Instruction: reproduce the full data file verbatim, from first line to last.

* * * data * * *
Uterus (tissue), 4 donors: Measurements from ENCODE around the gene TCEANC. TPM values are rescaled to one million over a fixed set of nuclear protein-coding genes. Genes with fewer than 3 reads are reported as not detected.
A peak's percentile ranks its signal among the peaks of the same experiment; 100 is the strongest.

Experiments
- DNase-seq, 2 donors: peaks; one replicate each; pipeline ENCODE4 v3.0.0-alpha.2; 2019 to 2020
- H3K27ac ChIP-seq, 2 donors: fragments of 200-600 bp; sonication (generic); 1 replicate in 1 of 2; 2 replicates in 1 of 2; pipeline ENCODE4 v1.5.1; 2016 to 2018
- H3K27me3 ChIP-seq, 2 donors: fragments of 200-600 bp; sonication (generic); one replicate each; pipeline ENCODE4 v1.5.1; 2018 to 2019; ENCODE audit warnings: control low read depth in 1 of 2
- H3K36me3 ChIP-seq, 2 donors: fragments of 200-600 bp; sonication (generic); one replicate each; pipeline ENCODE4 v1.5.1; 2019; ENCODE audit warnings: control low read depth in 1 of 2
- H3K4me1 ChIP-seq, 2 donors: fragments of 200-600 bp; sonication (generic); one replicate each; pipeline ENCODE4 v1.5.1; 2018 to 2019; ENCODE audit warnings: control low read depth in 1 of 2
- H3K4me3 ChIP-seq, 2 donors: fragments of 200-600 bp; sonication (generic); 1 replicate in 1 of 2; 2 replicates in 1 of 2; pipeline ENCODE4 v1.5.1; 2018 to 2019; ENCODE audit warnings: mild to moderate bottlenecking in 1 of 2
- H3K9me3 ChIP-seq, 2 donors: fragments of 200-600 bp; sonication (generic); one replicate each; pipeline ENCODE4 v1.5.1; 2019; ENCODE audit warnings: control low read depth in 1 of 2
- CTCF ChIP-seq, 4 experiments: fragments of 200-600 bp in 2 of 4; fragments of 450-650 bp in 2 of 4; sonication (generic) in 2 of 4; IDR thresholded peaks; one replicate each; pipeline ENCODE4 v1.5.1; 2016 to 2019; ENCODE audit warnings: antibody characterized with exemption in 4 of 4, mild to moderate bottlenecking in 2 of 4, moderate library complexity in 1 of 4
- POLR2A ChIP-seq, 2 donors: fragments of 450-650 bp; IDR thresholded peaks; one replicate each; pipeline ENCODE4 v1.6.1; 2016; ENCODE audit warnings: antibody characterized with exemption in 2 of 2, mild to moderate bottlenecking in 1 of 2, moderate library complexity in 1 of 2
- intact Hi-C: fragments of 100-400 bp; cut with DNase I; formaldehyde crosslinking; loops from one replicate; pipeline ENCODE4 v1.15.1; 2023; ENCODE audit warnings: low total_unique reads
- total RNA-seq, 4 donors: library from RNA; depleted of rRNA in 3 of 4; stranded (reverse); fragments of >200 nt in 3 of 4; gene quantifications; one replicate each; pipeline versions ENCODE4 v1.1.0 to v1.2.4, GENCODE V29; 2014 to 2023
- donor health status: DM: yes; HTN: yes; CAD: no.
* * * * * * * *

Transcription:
Uterus (tissue), 4 donors: Measurements from ENCODE around the gene TCEANC. TPM values are rescaled to one million over a fixed set of nuclear protein-coding genes. Genes with fewer than 3 reads are reported as not detected.
A peak's percentile ranks its signal among the peaks of the same experiment; 100 is the strongest.

Experiments
- DNase-seq, 2 donors: peaks; one replicate each; pipeline ENCODE4 v3.0.0-alpha.2; 2019 to 2020
- H3K27ac ChIP-seq, 2 donors: fragments of 200-600 bp; sonication (generic); 1 replicate in 1 of 2; 2 replicates in 1 of 2; pipeline ENCODE4 v1.5.1; 2016 to 2018
- H3K27me3 ChIP-seq, 2 donors: fragments of 200-600 bp; sonication (generic); one replicate each; pipeline ENCODE4 v1.5.1; 2018 to 2019; ENCODE audit warnings: control low read depth in 1 of 2
- H3K36me3 ChIP-seq, 2 donors: fragments of 200-600 bp; sonication (generic); one replicate each; pipeline ENCODE4 v1.5.1; 2019; ENCODE audit warnings: control low read depth in 1 of 2
- H3K4me1 ChIP-seq, 2 donors: fragments of 200-600 bp; sonication (generic); one replicate each; pipeline ENCODE4 v1.5.1; 2018 to 2019; ENCODE audit warnings: control low read depth in 1 of 2
- H3K4me3 ChIP-seq, 2 donors: fragments of 200-600 bp; sonication (generic); 1 replicate in 1 of 2; 2 replicates in 1 of 2; pipeline ENCODE4 v1.5.1; 2018 to 2019; ENCODE audit warnings: mild to moderate bottlenecking in 1 of 2
- H3K9me3 ChIP-seq, 2 donors: fragments of 200-600 bp; sonication (generic); one replicate each; pipeline ENCODE4 v1.5.1; 2019; ENCODE audit warnings: control low read depth in 1 of 2
- CTCF ChIP-seq, 4 experiments: fragments of 200-600 bp in 2 of 4; fragments of 450-650 bp in 2 of 4; sonication (generic) in 2 of 4; IDR thresholded peaks; one replicate each; pipeline ENCODE4 v1.5.1; 2016 to 2019; ENCODE audit warnings: antibody characterized with exemption in 4 of 4, mild to moderate bottlenecking in 2 of 4, moderate library complexity in 1 of 4
- POLR2A ChIP-seq, 2 donors: fragments of 450-650 bp; IDR thresholded peaks; one replicate each; pipeline ENCODE4 v1.6.1; 2016; ENCODE audit warnings: antibody characterized with exemption in 2 of 2, mild to moderate bottlenecking in 1 of 2, moderate library complexity in 1 of 2
- intact Hi-C: fragments of 100-400 bp; cut with DNase I; formaldehyde crosslinking; loops from one replicate; pipeline ENCODE4 v1.15.1; 2023; ENCODE audit warnings: low total_unique reads
- total RNA-seq, 4 donors: library from RNA; depleted of rRNA in 3 of 4; stranded (reverse); fragments of >200 nt in 3 of 4; gene quantifications; one replicate each; pipeline versions ENCODE4 v1.1.0 to v1.2.4, GENCODE V29; 2014 to 2023
- donor health status: DM: yes; HTN: yes; CAD: no.